Northern South Park workshop

Attorney Amberley Baker, representing Nikki Gill, addresses Teton County commissioners at Monday’s workshop on northern South Park. She said the top question was whether the county wants “truly affordable housing for working locals on free private land donated to and developed by nonprofit housing developers.”

As Teton County enters what could be the home stretch for planning the future of northern South Park, commissioners and landowners are still at odds about regulations to guide development.

County commissioners want written assurance that if two landowners — who together own 225 acres south of High School Road — opt for added density, the community’s vision of housing will become reality. That vision, developed in a yearlong public process, is a ratio of 70% deed-restricted affordable and workforce housing to 30% free-market units.

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The Neighborhood Plan shows a minimum 40% deed-restricted affordable units with up to 841 new entitlements for each landowner to opt-in to.

Northern South Park workshop

Christina Feuz, a member of Habitat for Humanity of the Greater Teton Area’s board of directors, told commissioners, “Stop asking whether or not Habitat for Humanity can perform. We’re tried and true.”

Northern South Park workshop

Sitting in the front row Monday morning, attorney Amberley Baker, left, and her client Nikki Gill, center, listen as community members give public comment.

Contact Sophia Boyd-Fliegel at county@jhnewsandguide or 307-732-7063.

Sophia covers county politics, housing, and workforce issues. A Pacific Coast devotee, she grew up in Washington, studied in California and has worked in Oregon and Alaska.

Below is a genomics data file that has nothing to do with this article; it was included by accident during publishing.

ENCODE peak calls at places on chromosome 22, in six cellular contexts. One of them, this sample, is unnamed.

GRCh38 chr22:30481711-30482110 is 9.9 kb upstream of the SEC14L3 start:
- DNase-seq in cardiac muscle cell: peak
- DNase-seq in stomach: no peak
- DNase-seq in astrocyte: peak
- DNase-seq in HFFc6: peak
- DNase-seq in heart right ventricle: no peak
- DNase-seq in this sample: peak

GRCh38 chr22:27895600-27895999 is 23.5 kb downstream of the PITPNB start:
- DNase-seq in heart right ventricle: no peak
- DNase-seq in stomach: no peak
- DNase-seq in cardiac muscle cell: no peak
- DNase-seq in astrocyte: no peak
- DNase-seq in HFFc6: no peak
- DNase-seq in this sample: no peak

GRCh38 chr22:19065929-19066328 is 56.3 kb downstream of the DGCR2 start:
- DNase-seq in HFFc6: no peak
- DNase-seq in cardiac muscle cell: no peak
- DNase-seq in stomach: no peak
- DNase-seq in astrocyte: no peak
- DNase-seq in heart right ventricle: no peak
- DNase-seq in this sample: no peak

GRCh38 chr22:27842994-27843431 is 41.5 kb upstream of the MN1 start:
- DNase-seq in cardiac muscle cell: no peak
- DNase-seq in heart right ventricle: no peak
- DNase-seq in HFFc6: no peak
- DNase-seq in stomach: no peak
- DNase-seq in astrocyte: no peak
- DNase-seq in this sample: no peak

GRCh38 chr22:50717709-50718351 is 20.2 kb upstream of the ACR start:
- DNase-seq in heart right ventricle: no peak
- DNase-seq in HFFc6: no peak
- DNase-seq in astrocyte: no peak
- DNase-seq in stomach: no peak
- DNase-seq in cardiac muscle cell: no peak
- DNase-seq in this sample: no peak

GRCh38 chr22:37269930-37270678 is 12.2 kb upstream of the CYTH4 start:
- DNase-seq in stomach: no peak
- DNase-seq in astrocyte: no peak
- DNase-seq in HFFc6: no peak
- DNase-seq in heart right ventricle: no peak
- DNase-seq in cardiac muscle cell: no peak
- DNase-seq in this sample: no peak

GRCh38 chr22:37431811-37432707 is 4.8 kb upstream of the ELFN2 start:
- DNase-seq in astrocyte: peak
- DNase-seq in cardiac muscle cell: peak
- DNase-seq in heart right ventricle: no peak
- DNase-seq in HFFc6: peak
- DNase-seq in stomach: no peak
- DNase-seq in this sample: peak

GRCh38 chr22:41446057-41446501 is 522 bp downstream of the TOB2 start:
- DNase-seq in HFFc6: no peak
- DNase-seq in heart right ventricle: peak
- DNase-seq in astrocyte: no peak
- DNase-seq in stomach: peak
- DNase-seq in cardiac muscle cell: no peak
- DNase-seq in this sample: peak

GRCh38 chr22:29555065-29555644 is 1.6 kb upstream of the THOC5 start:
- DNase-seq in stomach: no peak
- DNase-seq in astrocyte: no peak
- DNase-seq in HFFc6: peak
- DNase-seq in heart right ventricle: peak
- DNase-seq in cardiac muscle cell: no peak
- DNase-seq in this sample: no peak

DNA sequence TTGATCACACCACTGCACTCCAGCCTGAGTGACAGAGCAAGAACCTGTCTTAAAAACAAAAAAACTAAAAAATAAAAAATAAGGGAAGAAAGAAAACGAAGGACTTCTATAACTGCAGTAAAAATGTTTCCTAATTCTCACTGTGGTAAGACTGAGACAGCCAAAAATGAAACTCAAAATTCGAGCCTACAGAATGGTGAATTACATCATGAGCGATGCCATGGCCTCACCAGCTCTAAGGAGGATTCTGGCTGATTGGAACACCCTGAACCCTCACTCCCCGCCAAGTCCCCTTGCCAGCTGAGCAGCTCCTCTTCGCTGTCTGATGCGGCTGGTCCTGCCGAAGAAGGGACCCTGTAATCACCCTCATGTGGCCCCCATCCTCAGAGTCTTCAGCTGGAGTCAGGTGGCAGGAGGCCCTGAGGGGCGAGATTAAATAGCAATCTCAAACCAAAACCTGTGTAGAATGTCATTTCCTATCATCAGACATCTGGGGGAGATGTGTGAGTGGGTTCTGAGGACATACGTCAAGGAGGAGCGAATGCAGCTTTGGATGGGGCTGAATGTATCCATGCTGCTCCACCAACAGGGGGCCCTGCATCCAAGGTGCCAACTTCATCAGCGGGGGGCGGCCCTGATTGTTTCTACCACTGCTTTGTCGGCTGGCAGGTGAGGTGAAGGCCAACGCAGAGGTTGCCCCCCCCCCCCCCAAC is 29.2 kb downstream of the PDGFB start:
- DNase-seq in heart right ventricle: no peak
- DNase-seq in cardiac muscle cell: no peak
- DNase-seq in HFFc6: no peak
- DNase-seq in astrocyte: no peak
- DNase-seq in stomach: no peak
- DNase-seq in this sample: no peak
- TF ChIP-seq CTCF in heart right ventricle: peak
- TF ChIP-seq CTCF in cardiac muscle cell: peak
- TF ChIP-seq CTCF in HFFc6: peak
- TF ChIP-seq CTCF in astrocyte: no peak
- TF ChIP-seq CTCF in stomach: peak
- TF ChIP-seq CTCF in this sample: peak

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(1) comment

Judd Grossman

Massive, sprawling suburban development on iconic agricultural land doesn't make Jackson Hole better. Providing housing for building crews for rich people's homes, housing for property managers and housekeeping crews for illegal Airbnb's in the County, housing for guides and high end restaurant staff that serve the affluent, housing so that our largest corporations that serve the wealthy can keep their profit margins humming along, all this is not worth the over-development, and overpopulation of this iconic valley. This development will increase the size of Town by 50%. All these new residents will have cars that will add to our traffic woes. The waiting list of people that want to live in Jackson Hole is not in the thousands, it's in the millions. Better to stop growing now than after we ruin this amazing place that we have a responsibility as residents to preserve. It's a national treasure, not just a cash cow.

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